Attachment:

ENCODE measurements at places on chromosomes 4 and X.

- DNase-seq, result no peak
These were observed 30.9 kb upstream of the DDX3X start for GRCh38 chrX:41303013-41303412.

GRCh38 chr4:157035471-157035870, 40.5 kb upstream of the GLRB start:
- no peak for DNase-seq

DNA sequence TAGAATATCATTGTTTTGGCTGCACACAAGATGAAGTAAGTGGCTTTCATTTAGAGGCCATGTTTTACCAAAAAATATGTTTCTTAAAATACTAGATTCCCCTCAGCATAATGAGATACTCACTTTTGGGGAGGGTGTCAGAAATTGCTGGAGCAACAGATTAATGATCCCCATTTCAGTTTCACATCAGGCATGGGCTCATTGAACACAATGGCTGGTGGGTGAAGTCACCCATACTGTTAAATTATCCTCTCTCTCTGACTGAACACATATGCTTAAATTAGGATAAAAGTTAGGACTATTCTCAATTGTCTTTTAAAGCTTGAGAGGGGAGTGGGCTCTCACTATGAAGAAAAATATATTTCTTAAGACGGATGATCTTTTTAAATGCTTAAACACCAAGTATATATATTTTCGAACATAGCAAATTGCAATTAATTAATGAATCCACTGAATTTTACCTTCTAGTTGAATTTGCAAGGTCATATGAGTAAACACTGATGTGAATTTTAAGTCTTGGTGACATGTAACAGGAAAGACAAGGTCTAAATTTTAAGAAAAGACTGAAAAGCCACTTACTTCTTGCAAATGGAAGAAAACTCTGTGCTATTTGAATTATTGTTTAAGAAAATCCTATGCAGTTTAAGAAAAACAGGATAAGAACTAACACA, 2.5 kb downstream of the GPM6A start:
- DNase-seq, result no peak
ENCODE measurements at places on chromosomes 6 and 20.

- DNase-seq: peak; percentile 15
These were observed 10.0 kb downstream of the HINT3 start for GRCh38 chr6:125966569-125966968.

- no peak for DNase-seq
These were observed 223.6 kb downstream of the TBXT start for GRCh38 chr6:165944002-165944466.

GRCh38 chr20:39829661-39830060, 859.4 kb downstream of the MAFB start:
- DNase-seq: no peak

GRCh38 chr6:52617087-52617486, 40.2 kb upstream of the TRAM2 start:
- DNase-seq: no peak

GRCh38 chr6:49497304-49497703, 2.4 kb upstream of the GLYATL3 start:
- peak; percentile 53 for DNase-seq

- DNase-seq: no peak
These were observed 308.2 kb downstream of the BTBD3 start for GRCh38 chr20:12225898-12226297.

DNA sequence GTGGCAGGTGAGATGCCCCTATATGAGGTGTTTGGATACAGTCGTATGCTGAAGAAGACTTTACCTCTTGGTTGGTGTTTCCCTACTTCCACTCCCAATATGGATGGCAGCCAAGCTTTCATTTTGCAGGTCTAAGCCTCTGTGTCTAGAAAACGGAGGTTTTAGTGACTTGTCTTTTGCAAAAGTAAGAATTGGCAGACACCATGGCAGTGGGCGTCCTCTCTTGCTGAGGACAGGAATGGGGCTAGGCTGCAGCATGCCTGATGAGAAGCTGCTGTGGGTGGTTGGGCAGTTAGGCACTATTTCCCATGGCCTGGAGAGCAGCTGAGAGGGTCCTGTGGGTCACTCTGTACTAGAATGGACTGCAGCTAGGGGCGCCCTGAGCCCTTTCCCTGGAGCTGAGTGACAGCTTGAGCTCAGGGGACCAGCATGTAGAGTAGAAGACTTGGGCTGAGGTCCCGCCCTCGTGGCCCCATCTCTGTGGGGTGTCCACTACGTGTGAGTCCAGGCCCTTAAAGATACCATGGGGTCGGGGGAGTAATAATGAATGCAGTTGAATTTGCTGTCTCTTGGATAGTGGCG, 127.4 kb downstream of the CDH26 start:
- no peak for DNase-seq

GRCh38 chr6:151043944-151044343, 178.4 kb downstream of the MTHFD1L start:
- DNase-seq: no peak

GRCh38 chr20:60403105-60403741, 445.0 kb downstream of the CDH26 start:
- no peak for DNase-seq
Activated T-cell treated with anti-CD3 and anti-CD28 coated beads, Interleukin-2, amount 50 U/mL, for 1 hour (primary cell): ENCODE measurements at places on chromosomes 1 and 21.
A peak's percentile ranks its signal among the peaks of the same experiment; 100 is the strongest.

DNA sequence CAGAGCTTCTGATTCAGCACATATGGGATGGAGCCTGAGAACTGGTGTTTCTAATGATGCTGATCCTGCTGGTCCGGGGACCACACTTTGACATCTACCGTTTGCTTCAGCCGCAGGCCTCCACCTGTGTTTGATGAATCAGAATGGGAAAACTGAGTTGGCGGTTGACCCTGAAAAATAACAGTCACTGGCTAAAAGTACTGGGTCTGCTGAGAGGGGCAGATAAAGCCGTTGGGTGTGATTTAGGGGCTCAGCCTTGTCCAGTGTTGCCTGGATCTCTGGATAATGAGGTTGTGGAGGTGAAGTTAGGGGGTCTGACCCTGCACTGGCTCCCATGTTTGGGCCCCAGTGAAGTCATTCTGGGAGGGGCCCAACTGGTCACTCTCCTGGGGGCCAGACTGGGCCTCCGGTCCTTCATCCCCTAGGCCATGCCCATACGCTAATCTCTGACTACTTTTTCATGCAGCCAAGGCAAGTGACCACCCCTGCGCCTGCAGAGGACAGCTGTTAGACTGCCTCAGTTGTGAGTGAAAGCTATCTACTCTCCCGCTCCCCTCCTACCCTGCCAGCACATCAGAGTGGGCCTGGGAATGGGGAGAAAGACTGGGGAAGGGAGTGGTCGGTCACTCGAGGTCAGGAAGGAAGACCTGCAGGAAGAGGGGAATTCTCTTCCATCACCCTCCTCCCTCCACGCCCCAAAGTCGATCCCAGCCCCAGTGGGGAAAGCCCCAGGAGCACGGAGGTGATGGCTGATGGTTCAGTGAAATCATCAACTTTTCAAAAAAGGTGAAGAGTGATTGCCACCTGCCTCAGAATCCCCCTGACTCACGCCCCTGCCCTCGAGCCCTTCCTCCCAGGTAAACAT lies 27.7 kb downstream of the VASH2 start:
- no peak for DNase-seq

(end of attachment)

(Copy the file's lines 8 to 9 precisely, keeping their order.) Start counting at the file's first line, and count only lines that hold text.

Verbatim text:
ENCODE measurements at places on chromosomes 6 and 20.

- DNase-seq: peak; percentile 15